A monthly payroll tax report is due on the 15th of the month following the pay period. An annual payroll tax report must be filed by 15 February of the year following the tax year. Individuals must submit an annual tax declaration for the previous tax year by 1 May if they receive additional income from sources other than employment. The tax year is the calendar year.
The main share of the social security contributions (SSC) is paid by the employee - employers contribute a much smaller amount. The basic employee contribution is 12.52% which is split between pension, sickness and maternity fund. In addition, employees make a 6.98% contribution towards health insurance. Contributions to complementary pension funds (minimum 2.7%, will be 3% starting from 2023) can be made on a voluntary basis. In 2022, the income ceiling for employee contributions is EUR 90,246 - health insurance premiums are uncapped.
The employer share is 1.77% (for open-ended employment contracts) or 2.49% (for fixed-term contracts) of the employee’s entire earnings - no ceiling. Foreign employers pay a reduced rate of 1.6% (for open-ended employment contracts) or 2.33% (for fixed-term contracts). This includes unemployment insurance, occupational accident insurance and contributions to the Long-term Employment Fund and the Guarantee Fund.
It is the employer’s responsibility to withhold the employee’s share of the social security contributions and pay them to the competent authority (SODRA) along with their own contributions. A social security report must be submitted on a monthly basis - electronic filing is mandatory. The due date is the 15th of the month following the respective pay period. Payments are due on the same day.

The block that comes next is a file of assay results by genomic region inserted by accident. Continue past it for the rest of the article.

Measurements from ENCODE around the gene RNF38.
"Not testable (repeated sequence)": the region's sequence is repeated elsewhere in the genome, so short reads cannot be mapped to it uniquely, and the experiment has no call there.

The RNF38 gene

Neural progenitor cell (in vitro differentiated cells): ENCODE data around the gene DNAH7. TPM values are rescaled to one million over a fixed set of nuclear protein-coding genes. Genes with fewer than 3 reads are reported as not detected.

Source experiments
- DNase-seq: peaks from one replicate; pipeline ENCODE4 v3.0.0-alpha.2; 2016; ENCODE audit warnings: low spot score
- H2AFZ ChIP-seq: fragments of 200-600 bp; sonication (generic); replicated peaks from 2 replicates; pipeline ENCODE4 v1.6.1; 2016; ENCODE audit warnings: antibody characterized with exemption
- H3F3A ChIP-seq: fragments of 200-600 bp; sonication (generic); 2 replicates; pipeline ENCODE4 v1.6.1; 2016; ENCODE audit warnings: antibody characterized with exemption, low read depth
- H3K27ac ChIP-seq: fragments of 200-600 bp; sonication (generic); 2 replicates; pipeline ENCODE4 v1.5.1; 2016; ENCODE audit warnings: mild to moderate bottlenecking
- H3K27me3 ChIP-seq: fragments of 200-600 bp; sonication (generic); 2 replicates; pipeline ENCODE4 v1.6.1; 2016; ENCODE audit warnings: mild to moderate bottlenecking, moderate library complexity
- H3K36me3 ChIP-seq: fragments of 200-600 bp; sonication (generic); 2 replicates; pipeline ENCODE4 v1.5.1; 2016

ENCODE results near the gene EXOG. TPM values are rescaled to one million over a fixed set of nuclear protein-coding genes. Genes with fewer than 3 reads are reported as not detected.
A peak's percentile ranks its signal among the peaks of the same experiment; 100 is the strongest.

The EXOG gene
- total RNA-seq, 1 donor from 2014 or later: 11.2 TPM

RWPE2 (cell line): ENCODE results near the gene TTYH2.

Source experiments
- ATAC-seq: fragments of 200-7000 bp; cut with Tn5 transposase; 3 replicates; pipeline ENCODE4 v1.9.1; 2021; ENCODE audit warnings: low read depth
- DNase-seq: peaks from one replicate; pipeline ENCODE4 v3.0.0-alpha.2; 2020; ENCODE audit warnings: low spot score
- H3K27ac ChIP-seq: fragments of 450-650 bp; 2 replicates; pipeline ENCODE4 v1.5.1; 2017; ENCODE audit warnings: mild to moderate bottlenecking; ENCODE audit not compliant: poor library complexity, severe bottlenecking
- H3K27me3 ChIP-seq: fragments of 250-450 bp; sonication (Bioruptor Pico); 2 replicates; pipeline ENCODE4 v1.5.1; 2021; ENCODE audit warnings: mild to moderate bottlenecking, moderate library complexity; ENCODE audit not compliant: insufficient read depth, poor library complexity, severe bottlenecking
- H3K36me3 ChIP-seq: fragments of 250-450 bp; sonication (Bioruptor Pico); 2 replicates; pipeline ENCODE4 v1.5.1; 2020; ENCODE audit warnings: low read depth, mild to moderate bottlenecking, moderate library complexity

* Depending on whether the employee is hired on the basis of a fixed-term or open-ended contract.
** Contribution rates may be higher, depending on the work risk.
*** Additional pension fund contributions are voluntary.
Employees in Lithuania are entitled to various benefits. These include:
Annual leave and public holidays: 20 days (24 for employees under 18, single parents and those who are disabled), plus 12 public holidays
Maternity leave: 126 days (70 days before and 56 days after birth), paid through a statutory allowance equal to 77.58% of the employee’s normal wages (minimum EUR 240 per month)
Paternity leave: 30 days (uninterrupted) which must be taken during the first three months following birth and during which the father receives the same statutory benefits as the mother
Parental leave: until the child is 3 years old; either 1 or 2 years of the leave are paid, depending on the chosen allowance amount
Sick leave: 2 days paid by the employer at a rate of at least 62.06%; thereafter, sickness benefits equal to 62.06% of the employee’s wages are paid by SODRA
For more information on employee benefits and other employment requirements in Lithuania (including severance pay and termination procedures), check out our Global Hiring Guide.
Since January 2022, the national minimum wage in Lithuania is set at EUR 730 per month - up from EUR 642 in 2021. Overtime is limited to 8 hours per week and must be compensated by additional pay. In no case should overtime pay be less than 150% of the employee’s usual hourly wages. There is no legal obligation to pay employees an annual bonus.
Unless otherwise agreed in the individual employment agreement, employees in Lithuania are paid twice a month. Salaries and wages are usually paid in the local currency (euros). Since January 2022, it is no longer possible to pay employees in cash.
After each pay period, employers must issue a payslip detailing gross and net pay, deducted taxes, social security contributions, working hours and other payroll-related information. Payslips can either be provided in hard copy or electronically. Payroll records must be kept for a period of up to 50 years.
Learn about tax reporting, compensation laws, registration requirements and more in our free Payroll Guide for Lithuania.
This country guide is for informational purposes only and should not be construed as legal advice. The content of this guide contains general information, and although we update this guide regularly, it may not reflect current legal developments. Lano Software GmbH disclaims any liability for any actions you take or refrain from taking based on the content contained in this country guide.